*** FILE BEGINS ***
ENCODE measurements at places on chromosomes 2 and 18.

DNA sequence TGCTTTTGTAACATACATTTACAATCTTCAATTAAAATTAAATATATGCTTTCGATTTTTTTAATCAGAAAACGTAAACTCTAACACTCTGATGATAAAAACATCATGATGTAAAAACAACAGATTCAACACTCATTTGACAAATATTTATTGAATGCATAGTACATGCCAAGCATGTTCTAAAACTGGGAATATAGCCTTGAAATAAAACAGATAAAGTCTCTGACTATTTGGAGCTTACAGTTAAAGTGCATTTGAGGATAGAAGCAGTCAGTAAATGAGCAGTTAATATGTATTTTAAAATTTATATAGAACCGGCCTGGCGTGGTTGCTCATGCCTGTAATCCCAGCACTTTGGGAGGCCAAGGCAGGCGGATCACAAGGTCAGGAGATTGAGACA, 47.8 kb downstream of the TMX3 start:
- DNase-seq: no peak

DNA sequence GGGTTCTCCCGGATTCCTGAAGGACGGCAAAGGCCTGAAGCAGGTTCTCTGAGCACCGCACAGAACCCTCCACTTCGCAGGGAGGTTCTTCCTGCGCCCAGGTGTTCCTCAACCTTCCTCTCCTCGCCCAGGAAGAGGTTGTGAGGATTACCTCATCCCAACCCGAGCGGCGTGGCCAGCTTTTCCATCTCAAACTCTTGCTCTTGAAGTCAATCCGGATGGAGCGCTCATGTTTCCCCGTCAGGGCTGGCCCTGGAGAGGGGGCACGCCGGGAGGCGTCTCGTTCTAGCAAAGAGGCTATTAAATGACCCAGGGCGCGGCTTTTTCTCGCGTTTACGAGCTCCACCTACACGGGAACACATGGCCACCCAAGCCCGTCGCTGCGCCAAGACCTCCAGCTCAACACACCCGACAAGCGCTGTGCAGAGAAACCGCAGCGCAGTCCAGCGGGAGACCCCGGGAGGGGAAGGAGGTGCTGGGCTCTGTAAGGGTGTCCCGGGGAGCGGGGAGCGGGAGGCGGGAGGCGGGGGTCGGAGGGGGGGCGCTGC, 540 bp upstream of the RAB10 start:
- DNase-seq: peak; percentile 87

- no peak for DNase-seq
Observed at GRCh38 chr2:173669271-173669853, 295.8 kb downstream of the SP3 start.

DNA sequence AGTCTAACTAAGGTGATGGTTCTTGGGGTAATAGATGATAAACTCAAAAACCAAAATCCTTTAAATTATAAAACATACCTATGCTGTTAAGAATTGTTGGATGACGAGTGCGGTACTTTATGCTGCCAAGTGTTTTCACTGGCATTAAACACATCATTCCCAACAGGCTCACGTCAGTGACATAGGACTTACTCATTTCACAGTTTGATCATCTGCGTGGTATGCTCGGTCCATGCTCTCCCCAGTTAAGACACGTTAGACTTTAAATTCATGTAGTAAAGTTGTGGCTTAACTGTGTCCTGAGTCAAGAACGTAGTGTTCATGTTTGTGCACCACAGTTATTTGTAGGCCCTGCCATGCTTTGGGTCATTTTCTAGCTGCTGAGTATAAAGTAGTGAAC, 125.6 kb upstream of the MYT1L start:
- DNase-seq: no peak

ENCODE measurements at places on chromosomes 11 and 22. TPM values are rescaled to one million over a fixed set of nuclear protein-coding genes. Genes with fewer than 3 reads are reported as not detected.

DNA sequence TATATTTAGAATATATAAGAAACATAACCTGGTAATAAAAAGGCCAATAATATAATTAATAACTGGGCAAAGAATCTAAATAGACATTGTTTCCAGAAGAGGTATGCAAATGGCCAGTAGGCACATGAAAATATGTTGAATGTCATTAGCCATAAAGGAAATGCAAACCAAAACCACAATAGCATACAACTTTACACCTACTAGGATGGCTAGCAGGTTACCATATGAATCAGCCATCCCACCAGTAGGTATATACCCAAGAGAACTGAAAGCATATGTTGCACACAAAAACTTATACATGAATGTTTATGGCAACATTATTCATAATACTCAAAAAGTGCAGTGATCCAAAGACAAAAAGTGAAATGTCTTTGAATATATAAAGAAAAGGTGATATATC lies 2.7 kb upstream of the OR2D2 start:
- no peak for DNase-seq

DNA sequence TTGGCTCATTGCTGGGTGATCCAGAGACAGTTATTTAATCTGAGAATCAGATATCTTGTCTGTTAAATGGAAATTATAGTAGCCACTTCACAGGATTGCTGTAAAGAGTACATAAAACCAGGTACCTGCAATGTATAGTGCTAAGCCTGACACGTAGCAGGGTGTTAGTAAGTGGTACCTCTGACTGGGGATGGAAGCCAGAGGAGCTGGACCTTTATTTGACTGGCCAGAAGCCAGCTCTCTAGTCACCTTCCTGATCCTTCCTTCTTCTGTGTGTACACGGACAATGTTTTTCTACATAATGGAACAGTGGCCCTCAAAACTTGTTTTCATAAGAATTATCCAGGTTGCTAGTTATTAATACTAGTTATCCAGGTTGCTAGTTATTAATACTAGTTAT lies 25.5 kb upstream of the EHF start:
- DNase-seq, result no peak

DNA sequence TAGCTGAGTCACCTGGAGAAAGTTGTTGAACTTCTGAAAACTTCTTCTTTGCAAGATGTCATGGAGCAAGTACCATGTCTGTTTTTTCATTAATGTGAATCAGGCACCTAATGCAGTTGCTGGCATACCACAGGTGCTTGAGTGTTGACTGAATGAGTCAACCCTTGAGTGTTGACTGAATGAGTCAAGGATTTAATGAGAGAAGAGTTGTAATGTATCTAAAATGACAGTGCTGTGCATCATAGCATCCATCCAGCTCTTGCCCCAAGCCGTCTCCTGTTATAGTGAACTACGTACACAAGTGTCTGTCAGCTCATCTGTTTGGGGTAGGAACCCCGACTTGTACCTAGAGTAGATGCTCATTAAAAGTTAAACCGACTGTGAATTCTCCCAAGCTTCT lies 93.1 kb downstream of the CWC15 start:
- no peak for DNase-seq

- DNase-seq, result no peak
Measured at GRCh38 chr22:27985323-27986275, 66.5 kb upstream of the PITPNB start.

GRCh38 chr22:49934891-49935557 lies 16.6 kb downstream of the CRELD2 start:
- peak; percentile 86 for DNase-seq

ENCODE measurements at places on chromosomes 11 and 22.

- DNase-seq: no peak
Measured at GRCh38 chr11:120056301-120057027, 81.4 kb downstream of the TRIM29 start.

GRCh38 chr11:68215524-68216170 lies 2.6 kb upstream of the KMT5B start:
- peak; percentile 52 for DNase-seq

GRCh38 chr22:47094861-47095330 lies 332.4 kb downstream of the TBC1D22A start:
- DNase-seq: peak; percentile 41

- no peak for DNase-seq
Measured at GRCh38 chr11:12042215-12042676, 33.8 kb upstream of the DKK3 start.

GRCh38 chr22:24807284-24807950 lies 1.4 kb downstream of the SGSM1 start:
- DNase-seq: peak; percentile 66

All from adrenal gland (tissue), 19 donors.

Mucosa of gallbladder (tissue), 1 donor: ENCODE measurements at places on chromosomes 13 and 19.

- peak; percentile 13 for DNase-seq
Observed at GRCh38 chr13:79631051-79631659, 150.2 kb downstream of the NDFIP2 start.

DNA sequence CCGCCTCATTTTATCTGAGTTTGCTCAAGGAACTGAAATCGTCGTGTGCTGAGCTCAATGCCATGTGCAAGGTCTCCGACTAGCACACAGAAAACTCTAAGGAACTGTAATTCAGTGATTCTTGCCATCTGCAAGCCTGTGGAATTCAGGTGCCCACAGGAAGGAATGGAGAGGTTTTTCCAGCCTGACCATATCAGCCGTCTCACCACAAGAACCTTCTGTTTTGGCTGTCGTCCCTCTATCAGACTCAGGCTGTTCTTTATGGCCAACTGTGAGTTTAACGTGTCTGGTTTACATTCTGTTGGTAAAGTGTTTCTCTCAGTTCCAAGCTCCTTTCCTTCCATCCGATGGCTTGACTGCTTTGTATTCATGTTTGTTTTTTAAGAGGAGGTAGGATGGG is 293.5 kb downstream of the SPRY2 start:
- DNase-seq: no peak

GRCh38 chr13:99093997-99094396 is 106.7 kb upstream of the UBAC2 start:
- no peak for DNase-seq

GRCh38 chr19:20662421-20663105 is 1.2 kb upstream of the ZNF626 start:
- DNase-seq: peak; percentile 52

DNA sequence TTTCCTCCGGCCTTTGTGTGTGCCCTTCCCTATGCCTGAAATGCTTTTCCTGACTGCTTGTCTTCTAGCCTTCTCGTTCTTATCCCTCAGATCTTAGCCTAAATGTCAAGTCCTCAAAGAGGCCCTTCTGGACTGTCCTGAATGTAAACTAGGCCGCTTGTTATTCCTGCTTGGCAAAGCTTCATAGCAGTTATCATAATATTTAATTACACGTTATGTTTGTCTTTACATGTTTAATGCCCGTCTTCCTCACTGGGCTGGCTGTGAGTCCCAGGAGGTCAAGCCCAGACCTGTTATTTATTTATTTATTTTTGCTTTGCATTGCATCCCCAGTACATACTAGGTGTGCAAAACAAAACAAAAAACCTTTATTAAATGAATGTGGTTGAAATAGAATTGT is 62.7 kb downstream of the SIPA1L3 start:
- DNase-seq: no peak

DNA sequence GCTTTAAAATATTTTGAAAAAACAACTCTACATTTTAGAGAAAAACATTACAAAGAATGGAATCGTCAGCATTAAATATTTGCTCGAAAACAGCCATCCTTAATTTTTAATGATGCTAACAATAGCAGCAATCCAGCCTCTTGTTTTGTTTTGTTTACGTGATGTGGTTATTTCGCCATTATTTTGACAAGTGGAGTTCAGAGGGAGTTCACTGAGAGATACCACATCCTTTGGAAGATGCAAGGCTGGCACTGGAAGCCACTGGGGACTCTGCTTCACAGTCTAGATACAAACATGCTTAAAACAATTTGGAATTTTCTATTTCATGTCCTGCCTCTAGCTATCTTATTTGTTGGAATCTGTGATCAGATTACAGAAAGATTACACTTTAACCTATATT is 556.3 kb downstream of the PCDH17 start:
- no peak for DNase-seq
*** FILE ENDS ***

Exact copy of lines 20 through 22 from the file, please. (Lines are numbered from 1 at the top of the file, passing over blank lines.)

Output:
- peak; percentile 86 for DNase-seq

ENCODE measurements at places on chromosomes 11 and 22.

- DNase-seq: no peak